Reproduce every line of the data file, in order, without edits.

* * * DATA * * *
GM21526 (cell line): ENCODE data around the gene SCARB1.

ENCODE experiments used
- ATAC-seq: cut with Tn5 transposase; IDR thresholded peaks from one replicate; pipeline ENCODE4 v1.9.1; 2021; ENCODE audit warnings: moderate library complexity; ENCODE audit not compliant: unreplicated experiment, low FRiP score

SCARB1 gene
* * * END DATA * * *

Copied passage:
GM21526 (cell line): ENCODE data around the gene SCARB1.

ENCODE experiments used
- ATAC-seq: cut with Tn5 transposase; IDR thresholded peaks from one replicate; pipeline ENCODE4 v1.9.1; 2021; ENCODE audit warnings: moderate library complexity; ENCODE audit not compliant: unreplicated experiment, low FRiP score

SCARB1 gene